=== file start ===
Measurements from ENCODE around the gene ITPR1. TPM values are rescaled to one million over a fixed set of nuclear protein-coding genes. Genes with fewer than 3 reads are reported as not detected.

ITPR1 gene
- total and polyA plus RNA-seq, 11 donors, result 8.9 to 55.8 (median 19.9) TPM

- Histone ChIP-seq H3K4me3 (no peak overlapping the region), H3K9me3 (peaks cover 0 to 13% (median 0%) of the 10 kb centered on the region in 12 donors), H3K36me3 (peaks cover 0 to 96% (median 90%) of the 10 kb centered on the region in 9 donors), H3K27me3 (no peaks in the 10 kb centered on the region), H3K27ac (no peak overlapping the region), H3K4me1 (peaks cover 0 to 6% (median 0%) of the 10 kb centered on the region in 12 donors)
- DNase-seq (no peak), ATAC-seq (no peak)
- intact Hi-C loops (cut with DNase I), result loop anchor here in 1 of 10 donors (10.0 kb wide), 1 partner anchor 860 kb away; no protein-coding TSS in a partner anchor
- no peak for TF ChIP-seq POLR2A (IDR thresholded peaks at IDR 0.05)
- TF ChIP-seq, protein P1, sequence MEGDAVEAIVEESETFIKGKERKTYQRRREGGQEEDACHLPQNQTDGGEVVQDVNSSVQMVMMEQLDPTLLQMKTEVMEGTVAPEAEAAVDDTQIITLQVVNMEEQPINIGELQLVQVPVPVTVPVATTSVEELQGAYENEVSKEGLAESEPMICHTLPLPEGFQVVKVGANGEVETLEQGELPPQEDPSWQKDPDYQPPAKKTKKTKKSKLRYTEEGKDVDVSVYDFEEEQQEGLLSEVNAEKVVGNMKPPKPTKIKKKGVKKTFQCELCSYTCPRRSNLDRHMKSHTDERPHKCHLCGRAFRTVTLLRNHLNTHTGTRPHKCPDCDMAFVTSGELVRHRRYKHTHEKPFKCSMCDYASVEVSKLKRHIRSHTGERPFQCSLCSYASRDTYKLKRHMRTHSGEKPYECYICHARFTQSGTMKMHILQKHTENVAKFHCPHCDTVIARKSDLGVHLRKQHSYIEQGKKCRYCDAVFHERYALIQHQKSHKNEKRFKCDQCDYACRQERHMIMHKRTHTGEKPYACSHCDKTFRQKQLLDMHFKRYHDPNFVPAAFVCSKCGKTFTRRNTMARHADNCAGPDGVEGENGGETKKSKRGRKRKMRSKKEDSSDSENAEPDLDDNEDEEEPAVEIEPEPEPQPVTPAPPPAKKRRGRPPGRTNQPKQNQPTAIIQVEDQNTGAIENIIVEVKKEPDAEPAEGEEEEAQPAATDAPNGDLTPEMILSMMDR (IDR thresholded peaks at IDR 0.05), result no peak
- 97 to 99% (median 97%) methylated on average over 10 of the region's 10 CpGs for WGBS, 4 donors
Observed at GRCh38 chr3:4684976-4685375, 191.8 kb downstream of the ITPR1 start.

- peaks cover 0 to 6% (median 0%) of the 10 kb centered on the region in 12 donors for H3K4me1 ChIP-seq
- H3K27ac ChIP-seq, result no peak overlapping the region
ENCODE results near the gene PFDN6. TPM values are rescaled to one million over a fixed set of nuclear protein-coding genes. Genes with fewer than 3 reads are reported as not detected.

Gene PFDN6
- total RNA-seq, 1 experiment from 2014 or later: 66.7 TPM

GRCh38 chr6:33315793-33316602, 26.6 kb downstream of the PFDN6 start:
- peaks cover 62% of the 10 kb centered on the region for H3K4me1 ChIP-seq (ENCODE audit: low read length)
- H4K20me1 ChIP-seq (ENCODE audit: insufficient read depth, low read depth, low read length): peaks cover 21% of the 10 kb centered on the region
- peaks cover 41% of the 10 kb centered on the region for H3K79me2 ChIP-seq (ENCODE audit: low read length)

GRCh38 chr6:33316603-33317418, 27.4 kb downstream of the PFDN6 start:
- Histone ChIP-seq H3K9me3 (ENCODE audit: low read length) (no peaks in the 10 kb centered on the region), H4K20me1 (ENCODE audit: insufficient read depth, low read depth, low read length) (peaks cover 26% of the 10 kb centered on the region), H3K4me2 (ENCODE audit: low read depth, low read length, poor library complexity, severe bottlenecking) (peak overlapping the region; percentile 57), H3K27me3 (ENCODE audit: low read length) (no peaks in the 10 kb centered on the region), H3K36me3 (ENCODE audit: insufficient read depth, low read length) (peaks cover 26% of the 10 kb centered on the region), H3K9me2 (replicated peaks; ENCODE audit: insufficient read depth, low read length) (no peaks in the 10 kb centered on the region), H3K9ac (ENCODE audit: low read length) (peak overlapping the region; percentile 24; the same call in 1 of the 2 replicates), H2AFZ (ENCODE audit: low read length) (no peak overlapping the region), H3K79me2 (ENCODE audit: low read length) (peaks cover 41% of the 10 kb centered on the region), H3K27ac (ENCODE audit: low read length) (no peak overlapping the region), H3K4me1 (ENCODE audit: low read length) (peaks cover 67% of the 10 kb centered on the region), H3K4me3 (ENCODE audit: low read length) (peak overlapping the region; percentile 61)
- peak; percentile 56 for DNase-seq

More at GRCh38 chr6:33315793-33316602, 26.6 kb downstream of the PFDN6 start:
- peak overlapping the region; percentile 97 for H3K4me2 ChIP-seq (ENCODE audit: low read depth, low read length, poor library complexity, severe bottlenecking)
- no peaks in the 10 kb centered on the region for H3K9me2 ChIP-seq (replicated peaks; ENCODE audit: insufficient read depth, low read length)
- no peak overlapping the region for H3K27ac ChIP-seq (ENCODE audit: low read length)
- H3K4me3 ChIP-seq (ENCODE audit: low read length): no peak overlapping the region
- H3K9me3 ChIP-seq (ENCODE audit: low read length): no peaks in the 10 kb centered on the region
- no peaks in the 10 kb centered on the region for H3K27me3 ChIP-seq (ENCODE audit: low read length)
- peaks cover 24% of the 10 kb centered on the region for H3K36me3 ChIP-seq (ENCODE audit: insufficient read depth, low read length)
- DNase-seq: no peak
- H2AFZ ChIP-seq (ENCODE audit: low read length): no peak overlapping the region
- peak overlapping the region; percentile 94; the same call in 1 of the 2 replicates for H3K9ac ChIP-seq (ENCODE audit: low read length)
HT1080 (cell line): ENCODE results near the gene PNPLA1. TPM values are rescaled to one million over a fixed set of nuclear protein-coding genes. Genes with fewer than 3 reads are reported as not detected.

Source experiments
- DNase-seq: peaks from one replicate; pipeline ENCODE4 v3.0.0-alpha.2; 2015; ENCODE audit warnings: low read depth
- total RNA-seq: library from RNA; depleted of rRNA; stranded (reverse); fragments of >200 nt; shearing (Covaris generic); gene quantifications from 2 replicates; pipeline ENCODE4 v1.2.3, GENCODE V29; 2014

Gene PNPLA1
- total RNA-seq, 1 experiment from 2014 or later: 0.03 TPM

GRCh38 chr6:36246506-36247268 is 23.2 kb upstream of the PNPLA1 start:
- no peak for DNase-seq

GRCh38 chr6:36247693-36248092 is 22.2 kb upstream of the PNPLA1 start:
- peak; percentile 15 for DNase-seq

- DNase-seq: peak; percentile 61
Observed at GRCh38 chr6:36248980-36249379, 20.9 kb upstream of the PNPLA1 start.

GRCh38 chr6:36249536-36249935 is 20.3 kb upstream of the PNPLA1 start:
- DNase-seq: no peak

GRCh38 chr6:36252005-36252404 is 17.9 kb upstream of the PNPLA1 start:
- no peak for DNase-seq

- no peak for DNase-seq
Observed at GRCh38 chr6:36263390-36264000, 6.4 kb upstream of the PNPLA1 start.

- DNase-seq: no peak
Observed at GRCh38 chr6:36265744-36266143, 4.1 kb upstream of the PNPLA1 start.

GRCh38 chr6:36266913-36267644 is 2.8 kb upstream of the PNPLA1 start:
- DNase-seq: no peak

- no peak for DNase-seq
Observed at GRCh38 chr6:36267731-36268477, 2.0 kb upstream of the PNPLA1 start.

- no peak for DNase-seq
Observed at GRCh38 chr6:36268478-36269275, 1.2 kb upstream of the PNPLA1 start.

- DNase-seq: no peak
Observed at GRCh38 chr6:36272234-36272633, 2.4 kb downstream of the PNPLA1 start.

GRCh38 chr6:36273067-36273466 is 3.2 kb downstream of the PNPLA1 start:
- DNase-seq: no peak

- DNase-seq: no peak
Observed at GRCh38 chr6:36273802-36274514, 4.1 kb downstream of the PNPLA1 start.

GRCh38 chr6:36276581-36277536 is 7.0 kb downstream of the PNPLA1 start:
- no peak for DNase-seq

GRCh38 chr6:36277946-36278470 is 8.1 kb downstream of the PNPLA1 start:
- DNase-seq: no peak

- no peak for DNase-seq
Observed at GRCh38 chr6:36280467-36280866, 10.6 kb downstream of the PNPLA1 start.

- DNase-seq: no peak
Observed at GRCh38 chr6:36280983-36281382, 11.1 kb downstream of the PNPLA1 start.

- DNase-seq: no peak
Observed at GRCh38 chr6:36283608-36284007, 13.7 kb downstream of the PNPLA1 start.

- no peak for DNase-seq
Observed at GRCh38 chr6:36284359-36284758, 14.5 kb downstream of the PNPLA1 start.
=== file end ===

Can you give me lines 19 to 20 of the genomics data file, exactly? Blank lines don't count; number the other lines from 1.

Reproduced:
- peaks cover 41% of the 10 kb centered on the region for H3K79me2 ChIP-seq (ENCODE audit: low read length)

GRCh38 chr6:33316603-33317418, 27.4 kb downstream of the PFDN6 start: